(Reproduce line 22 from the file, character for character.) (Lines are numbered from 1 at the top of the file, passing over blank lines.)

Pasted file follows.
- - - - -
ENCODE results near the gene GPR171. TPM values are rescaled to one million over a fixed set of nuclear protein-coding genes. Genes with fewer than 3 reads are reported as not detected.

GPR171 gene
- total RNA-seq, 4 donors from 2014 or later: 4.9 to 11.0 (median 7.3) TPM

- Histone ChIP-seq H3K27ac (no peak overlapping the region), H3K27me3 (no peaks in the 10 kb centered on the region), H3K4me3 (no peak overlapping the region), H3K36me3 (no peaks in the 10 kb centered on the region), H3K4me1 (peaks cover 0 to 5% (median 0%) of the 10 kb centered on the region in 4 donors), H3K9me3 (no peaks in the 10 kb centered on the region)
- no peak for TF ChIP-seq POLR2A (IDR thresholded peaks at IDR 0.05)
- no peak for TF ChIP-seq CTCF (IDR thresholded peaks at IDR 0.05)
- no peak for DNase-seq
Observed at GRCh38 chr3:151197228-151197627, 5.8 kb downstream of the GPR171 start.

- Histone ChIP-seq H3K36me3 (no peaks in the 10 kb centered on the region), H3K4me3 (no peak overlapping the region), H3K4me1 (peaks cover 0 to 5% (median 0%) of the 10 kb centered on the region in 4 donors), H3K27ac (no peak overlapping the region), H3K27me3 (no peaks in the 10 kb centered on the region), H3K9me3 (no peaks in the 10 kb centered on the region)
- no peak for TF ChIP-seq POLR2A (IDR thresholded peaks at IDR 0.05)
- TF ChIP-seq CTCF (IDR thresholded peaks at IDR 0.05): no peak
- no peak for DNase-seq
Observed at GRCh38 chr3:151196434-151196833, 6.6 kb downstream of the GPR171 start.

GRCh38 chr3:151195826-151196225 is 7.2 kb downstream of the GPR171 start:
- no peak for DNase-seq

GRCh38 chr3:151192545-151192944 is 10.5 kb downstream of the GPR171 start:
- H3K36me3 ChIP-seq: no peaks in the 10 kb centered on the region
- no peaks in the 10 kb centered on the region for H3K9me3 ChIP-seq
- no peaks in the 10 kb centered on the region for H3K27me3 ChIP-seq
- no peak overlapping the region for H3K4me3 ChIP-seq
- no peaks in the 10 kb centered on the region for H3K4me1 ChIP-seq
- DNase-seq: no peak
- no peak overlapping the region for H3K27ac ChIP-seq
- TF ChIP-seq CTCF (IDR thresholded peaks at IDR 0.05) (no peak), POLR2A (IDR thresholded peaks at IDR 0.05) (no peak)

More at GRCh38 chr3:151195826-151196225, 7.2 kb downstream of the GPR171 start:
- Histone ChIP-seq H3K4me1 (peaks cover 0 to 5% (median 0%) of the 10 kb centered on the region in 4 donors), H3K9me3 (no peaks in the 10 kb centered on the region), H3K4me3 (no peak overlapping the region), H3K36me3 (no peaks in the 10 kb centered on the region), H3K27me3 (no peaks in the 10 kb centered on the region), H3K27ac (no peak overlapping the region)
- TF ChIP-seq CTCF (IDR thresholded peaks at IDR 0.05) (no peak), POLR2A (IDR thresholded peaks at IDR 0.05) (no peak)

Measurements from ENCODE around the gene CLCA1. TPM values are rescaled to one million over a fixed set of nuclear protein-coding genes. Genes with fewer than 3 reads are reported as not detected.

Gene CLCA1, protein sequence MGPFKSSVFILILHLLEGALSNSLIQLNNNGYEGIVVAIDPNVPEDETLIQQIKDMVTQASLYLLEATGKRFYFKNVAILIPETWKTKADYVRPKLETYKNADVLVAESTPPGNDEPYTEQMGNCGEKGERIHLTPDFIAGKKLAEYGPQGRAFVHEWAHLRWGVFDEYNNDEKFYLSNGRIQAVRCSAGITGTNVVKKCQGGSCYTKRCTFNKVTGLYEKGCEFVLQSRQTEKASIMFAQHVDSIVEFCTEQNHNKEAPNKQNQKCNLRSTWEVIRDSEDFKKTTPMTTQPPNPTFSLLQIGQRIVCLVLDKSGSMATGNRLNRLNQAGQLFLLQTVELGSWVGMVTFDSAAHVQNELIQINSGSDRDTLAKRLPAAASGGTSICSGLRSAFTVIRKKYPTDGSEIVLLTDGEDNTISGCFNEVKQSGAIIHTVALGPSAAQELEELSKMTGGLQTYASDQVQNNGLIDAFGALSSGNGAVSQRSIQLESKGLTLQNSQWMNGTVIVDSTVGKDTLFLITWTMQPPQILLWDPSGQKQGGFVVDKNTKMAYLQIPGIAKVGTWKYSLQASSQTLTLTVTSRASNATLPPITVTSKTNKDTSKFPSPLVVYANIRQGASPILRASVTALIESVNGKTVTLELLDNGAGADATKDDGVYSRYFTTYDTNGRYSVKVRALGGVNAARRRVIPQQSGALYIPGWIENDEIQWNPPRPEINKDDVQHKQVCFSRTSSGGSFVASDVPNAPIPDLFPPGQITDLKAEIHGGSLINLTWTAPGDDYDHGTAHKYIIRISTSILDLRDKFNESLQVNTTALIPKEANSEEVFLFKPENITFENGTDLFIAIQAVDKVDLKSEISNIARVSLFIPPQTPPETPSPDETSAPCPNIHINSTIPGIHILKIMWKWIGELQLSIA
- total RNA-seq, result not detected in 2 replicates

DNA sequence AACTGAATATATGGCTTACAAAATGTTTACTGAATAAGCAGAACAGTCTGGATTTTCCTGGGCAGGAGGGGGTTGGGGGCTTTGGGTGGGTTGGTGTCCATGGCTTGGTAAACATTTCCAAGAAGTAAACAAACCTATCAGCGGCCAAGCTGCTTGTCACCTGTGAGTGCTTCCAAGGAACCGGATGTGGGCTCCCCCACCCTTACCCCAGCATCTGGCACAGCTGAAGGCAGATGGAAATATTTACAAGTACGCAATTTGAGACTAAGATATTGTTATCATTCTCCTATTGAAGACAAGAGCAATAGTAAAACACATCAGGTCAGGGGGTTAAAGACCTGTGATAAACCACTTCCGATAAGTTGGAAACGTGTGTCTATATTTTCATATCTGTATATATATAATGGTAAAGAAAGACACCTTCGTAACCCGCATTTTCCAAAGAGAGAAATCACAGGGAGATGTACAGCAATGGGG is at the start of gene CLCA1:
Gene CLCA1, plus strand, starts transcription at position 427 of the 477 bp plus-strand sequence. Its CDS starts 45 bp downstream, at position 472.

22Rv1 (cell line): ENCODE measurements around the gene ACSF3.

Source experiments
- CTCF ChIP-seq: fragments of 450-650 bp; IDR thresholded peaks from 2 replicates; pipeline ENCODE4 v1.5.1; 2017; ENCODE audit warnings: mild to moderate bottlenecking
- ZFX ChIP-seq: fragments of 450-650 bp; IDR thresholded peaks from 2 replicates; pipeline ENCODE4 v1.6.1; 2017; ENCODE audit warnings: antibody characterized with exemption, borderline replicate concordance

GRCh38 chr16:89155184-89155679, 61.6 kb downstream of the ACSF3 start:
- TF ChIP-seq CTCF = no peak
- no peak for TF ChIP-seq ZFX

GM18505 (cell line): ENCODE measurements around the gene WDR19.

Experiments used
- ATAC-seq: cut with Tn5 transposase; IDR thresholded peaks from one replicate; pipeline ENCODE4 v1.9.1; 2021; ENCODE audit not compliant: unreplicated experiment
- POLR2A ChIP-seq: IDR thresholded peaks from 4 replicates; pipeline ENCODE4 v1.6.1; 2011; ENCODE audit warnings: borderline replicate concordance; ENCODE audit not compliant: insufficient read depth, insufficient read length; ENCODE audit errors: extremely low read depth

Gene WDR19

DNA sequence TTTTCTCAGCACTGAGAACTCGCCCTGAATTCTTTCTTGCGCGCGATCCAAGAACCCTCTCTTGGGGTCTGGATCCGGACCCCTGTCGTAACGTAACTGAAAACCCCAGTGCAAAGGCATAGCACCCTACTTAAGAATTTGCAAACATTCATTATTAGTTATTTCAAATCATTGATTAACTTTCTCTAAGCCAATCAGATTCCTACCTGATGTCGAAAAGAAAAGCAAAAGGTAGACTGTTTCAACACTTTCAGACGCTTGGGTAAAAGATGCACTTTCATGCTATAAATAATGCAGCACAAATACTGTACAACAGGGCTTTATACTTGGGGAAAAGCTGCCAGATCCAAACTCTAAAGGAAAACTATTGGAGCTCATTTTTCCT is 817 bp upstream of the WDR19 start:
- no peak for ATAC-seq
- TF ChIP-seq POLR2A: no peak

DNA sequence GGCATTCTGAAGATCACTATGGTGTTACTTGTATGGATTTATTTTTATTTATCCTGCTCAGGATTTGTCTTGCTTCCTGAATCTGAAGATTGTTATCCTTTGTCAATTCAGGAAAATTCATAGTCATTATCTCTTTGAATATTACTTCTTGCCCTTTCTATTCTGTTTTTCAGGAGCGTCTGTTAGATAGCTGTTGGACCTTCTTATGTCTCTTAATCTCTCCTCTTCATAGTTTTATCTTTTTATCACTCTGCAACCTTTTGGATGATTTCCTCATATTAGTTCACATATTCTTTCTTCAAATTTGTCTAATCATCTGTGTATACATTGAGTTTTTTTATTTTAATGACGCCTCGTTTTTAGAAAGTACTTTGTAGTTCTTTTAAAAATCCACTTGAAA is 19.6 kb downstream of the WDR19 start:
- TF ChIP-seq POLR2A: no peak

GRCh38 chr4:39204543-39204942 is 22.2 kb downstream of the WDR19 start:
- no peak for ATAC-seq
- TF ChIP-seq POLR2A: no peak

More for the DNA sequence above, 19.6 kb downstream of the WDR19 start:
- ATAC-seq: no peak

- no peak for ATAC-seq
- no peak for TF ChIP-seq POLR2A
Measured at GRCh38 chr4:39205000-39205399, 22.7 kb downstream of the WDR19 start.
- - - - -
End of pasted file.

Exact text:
- DNase-seq: no peak